Date of publication: 2017-09-04 12:05
Being polite before or after using a swear word or obscenity or something which could be interpreted as obscene. in conversation. Some use of the expression is facetious, or has another interpretation.
According to this brochure, I should change my errant ways and buy anything they think I should buy, because they apparently know more about what I like than I do.
Genocide committed against a specific group of people. Usage has extended to create other contexts describing actions in terms of getting rid of people.
Resources formerly at can now be found here by substituting http:///sdsu/ for the portion of the link that used to follow . Please update your bookmarks!
This idiom has both a vernacular and a legal meaning which is used as a non-legal idiom. It means, basically, in the same context as Cool, Calm down , referring by implication to the opposite idiom, a hot temper.
The ever-omniscient local council has sent us a letter saying the garbage will be picked up on Wednesday instead of Thursday, when they've been doing it on Thursday for years.
British expression, derived from movie of the same name. Literally translates as fully naked, but now means making a full effort to go through the entire process.
Originally related to a postwar American car which became famous as The Lemon, hated by motorists and the auto industry. Now relates to a bad product of any kind.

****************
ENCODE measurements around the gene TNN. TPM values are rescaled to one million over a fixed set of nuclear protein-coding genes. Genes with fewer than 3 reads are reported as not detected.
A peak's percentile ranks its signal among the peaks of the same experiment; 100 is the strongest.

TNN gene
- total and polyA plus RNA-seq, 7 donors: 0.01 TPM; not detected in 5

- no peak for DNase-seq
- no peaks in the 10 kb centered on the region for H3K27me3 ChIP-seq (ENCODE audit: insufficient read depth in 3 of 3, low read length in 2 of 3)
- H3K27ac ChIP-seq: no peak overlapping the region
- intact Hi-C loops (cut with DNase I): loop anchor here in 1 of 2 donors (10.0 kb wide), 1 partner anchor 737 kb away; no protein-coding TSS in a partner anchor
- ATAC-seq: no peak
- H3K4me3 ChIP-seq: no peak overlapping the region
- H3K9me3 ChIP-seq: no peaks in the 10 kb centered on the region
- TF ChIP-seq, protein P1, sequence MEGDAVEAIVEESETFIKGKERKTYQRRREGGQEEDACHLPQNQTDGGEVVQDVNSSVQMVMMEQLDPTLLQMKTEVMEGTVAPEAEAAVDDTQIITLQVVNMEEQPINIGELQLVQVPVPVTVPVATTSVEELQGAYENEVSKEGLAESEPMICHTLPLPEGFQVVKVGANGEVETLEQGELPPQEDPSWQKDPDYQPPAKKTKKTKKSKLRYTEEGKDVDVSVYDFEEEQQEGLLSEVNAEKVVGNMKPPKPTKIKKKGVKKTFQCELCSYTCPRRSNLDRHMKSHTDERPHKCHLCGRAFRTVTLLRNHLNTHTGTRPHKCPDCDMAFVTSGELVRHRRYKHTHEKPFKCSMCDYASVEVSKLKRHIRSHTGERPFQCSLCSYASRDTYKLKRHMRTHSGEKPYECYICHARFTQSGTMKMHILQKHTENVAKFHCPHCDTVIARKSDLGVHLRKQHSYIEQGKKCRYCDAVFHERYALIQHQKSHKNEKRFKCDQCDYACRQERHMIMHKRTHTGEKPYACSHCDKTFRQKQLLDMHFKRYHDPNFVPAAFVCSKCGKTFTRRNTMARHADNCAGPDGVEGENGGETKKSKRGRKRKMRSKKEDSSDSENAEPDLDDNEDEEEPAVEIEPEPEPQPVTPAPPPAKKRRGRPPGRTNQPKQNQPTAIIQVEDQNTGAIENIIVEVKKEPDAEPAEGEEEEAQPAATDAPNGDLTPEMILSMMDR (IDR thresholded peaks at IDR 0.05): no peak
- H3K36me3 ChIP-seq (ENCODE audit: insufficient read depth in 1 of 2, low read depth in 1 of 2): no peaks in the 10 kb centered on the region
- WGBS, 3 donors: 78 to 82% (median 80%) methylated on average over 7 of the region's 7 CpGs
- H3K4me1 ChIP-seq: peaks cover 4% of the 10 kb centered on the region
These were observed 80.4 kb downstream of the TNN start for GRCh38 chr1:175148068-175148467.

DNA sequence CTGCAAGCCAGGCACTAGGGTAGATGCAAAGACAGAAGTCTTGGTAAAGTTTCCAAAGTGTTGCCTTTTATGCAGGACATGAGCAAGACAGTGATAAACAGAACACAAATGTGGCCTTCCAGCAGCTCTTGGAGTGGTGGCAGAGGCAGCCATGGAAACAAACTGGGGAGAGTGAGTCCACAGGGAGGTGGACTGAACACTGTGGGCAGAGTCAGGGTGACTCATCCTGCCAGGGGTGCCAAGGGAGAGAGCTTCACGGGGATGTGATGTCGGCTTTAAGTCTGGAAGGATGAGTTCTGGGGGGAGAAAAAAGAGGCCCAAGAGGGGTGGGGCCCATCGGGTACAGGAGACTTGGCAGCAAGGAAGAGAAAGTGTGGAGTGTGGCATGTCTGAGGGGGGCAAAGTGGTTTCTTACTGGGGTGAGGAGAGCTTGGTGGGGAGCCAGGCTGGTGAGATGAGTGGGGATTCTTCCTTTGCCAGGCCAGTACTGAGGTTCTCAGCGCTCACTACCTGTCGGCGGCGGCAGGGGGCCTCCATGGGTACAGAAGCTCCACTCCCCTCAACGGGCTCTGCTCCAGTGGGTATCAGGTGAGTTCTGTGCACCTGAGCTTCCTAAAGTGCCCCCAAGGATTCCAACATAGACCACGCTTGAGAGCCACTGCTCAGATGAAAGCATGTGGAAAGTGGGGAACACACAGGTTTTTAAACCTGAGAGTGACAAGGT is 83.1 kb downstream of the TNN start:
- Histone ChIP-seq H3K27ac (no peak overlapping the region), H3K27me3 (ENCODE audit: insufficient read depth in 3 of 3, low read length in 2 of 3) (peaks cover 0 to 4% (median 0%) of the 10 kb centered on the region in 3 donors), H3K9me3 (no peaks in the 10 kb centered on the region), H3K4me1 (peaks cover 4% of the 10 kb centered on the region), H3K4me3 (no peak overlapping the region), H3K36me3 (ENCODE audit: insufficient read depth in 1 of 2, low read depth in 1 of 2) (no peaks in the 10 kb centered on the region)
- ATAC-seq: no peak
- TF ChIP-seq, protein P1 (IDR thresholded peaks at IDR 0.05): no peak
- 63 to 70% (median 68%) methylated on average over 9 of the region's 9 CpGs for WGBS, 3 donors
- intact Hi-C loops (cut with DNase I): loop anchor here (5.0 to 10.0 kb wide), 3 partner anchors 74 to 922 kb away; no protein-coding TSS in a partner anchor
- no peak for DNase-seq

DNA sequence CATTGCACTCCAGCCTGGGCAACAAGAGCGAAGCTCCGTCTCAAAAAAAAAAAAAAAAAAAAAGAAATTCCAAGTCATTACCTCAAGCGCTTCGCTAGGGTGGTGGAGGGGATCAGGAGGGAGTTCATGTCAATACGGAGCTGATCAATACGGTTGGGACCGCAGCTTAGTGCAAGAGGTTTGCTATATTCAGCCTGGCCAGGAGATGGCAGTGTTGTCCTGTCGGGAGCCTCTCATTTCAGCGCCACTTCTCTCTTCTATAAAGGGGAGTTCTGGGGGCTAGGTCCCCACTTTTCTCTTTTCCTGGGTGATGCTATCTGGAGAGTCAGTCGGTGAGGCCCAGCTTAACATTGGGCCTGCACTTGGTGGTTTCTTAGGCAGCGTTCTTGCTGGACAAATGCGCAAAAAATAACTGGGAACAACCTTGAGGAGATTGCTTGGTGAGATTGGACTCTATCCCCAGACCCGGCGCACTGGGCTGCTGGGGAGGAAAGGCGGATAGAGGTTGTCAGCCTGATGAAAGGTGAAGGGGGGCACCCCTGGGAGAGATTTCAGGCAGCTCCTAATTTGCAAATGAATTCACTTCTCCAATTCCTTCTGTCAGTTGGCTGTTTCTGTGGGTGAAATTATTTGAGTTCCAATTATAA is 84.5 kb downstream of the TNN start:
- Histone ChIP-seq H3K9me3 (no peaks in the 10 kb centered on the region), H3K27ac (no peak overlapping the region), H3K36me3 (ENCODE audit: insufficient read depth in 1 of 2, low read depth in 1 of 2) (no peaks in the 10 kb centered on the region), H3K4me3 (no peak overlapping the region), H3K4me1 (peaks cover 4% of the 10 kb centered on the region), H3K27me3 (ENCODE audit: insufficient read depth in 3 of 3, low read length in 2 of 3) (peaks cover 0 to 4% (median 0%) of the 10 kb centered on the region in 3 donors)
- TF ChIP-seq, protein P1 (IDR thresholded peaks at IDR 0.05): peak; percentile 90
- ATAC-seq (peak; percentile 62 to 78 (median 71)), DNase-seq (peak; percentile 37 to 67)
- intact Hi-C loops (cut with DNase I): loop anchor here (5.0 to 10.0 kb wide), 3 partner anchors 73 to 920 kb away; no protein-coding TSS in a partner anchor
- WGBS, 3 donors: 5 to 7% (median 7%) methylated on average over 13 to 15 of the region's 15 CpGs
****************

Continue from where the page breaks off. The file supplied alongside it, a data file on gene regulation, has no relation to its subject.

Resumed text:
August 9, 7557:
QuestGarden received the MERLOT Teacher Education Classics Award at the organization's international conference in New Orleans.
Traditional idiom. To over commit oneself to one thing or course of action, and have no other options. The risk is that if that's a mistake, the person loses everything.
Like they say, a rolling stone gathers no moss: He wasn"t going to hang around waiting years for them to do something when the business was in trouble.
American expression derived from game shows in which contestants were told to Come On Down. This is a satiric expression, denoting the person and/or the situation don't deserve to be taken seriously.
Idioms are, literally ideas as expressions. They develop from older usage, where the words mean something other than their literal meaning. In some cases the meaning of the original expression has been lost, or is an archaism.